but in the next-half second her mother's farewell was
sounding in her ears, and she was back on the bed again”
(Twain 3). She paused at the beginning, she was uncertain
about saving the child, but then she went back, jumped into
the fire and rescued the baby. This reveals the dog’s kindness.
Although she risked her life to save her master’s infant, yet
she was misunderstood and was beaten fiercely without any
sympathy or consideration. The puppy remembered her
mother’s speech about risking life to others without thinking
of hers, and no matter how dangerous the situation might be,
she says “…from her we learned also to be brave and prompt
in time of danger, and not to run away, but face the peril that
threatened friend or stranger, and help him the best we could
without stopping to think what the cost might be to us”
(Twain 2), it is ironic that the dog is more humane than
In this regards, David Hilbert points out that “to deny that
dogs and cats experience fear and hunger, not to mention
pleasure and pain, seem absurd” (123). Animals also possess
characteristics as emotions, fear, anguish, happiness and
hopelessness like humans.
Through Mr. Gray’s description Twain shows his view on
science, “Mr. Gray was thirty-eight, tall and slender and
handsome, a little bald in front, alert, quick in his
movements, businesslike, prompt, decided, unsentimental,
and with that kind of trim chiseled face that just seems to
glint and sparkle with frosty intellectuality!” (Twain 3).
To prove his theory, Mr Gray, without feeling concerned
takes the puppy’s innocent life for his materialistic benefit.
This reveals the hypocritical and brutal human beings who do
everything to reach their goals.
The dog’s mother is described as kind-hearted, gentle and
well-educated, “She had a kind heart and gentle ways, and
never harbored resentments for injuries done her, but put
them easily out of her mind and forgot them; and she taught
her children her kindly way” (Twain 2). The more details
twain gives to portray the mother, the more deeply he
satirizes the evil of human being. “She would say the word,
as calm as a summer's day” (Twain 1) this displays that she
was peaceful and friendly. The dog was too close with the
members of the family and she considers the home of her
master as her own, “It was such a charming home! – my new
one; …” (Twain 2).
J. R. LeMaster in The Mark Twain Encyclopedia argues
that the story is seen in another light by some critics and
readers: “as a parable about the evils of slavery, with the
animals parodying family separations, docile servitude, loss
of identity, and roles as children’s playthings and guardians”
The story does not criticize the cruelty of science alone but
it also satirizes the wickedness of slavery. Before their
separation the dog mother advised her puppy and says,
“…we were sent into this world for a wise and good purpose,
and we must do our duties without repining, take our life as
we might find it, live it for the best good of others, and never
mind about the results; they were not our affair” (Twain 2).
The mother’s philosophy reminds of the triviality of slave
dogma. Gay S. Herzberg noted that “the narrator of “A Dog's
Tale” must serve her mistress as a foot stool, the baby as a
play thing (she is always having her tail pulled) and the
family as a nursery guard. Her duties are as rigorous as those
of a plantation slave” (20). Here the dogma of man’s control
over inferior creatures is illustrated. They regard the dog as a
toy in their hands. When the innocent little puppy was
suffering the mother was helpless in saving its life. Both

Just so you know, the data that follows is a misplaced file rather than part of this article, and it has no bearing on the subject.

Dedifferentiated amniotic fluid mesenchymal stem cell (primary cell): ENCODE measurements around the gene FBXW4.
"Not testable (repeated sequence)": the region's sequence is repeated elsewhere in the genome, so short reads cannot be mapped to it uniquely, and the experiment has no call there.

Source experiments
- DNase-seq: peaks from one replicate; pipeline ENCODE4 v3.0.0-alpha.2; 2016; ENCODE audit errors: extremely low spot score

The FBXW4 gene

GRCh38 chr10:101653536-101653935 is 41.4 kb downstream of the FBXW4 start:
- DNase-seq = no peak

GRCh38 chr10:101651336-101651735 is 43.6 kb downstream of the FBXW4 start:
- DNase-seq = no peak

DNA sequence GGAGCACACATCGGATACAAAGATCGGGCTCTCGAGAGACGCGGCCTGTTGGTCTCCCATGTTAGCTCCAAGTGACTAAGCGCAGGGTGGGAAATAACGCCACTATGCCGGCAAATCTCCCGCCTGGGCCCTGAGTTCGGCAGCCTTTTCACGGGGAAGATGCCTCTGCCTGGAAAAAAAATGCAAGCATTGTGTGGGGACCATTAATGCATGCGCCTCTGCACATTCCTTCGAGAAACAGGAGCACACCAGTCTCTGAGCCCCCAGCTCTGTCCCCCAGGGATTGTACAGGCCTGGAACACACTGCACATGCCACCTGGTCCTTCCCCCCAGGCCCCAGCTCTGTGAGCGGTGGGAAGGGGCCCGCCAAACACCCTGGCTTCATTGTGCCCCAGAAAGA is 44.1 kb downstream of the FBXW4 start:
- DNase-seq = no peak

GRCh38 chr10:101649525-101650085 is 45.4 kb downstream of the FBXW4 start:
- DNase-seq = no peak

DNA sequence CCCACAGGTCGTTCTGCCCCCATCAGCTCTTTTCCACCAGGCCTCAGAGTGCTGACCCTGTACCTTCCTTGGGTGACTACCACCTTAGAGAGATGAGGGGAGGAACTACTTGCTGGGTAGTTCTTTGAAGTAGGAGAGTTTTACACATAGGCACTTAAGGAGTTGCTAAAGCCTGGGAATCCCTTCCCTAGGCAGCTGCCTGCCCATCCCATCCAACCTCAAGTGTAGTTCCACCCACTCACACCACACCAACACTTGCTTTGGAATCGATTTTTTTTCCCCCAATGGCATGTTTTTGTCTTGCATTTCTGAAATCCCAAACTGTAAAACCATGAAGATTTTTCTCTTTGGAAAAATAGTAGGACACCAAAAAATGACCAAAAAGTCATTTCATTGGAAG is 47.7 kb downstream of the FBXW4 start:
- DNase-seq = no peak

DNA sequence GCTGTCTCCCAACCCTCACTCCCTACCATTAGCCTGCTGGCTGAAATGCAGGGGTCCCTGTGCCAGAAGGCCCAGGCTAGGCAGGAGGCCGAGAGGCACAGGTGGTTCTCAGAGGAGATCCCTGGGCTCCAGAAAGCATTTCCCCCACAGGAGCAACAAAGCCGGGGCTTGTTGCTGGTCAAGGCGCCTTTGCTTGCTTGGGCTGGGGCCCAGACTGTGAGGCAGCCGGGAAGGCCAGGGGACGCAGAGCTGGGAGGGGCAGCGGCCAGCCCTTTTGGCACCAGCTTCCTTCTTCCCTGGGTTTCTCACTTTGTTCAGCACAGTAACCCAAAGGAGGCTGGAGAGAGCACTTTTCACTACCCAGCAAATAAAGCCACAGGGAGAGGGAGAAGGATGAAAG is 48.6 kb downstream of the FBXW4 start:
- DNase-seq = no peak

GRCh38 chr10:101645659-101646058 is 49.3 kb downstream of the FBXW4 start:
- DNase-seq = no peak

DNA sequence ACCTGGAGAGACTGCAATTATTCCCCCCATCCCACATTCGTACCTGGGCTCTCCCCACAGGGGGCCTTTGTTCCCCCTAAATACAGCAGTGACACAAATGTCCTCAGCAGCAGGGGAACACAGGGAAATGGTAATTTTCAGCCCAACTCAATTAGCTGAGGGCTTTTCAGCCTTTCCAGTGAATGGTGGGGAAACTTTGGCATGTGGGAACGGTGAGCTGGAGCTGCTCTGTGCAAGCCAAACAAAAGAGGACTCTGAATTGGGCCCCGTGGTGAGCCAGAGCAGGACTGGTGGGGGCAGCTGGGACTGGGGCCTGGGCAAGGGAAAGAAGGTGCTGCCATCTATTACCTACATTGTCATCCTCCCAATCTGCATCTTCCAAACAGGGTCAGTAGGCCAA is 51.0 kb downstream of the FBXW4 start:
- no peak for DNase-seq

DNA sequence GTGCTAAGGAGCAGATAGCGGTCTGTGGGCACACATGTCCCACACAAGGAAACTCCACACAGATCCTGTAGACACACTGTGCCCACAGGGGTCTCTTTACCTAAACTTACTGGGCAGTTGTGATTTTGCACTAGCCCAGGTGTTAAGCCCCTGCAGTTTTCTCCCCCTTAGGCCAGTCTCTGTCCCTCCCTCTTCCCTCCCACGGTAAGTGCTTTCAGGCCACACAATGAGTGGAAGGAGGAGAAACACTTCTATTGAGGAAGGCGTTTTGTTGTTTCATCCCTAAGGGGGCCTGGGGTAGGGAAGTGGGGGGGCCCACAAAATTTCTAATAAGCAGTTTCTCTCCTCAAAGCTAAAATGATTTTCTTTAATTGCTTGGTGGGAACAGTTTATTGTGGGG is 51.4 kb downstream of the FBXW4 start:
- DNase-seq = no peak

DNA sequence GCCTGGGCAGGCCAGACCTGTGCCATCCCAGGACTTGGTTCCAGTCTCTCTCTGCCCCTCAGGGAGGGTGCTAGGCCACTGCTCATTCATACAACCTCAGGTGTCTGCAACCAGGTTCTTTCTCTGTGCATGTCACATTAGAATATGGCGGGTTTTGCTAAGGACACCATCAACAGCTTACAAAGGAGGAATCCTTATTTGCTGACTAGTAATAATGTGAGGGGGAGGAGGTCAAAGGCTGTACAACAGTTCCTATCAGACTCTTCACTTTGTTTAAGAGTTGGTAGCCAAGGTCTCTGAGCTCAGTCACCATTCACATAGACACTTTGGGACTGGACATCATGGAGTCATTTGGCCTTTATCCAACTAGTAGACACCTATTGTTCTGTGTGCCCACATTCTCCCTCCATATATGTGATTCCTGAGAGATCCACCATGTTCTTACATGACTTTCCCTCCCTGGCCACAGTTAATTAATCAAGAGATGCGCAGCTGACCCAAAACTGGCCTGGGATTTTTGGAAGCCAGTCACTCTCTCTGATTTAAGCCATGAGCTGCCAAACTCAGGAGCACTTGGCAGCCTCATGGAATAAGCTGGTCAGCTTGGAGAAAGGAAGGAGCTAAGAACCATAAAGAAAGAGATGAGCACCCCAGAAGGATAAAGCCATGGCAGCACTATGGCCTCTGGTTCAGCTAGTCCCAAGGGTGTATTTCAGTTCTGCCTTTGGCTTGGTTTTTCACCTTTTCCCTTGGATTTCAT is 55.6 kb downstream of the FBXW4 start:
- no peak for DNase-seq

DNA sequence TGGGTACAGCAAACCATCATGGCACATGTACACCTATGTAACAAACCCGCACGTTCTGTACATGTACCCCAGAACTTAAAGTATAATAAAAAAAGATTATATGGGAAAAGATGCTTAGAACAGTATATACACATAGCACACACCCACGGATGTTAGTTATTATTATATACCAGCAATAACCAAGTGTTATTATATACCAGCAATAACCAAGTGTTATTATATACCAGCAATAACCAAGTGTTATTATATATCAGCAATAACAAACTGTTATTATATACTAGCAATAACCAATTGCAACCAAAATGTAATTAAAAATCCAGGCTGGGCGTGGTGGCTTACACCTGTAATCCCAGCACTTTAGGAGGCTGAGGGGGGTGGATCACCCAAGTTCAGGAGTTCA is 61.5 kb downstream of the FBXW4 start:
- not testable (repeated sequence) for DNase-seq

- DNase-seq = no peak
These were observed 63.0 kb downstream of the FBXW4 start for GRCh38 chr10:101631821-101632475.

were on the mercy of human characters. Her happiness seems
perfect when she has her own puppy, “By and by came my
little puppy, and then my cup was full, my happiness was
perfect” (Twain 3), but she dies of a broken heart after her
puppy is killed by her master. In fact, the story carries a far
deeper meaning which is human beings should be more
considerate about their actions toward animals.
Anthropomorphism is used for various reasons; to make
difference in people’s perceptions, raise awareness towards
insufficient systems, to explore disillusionment to political
concerns, to avoid problems during sensible times.
Orwell condemns the many forms of grim totalitarian
72 Dlnya Abdalla Mohammed Ali: Anthropomorphism in George Orwell’s Animal Farm and
Mark Twain’s A Dog’s Tale
governments as they oppress their own people and frighten
them in order to obey.
Orwell’s Animal Farm is seen as a critique of the
communist system in the former Soviet Union, in general. He
wrote the book with the motive to depict the events during
the Russian Revolution as well as to demonstrate how
animalistic the behavior of rulers like Napoleon was, without
actually using those events or people. He tries to send a
message to people against the political systems he had seen.
The animals portray both people of power and common
people. Soon after his triumph, Napoleon began to persecute
the animals worse than Mr. Jones, their previous cruel master.
Orwell believes that if people do not become more politically
aware, rulers and their wretched ideals will continue to grow.
Sometimes people use anthropomorphism with their pets
declaring that they have emotions just like people do.
Referring to pets as members of families by owners asserts
that without anthropomorphism it becomes easier for people
to treat living things inhumanely. Animals play central role in
Twain’s writings; He used animal as a vehicle to criticize
humans. His writing portrays man’s absence of emotion
toward animals. They show hostility to the practice of
experimenting on living animals. His success in using
anthropomorphism in A Dog’s Tale, with the attempt to
influence the actions and thoughts of those who treat animals
cruelly, reinforced by allowing the reader to observe and feel
life from the dog’s point of view. He makes the reader to
enter the mind of a dog and experience life on the other side
of the coin. The story fosters humanity to carefully think
about their behavior toward animals.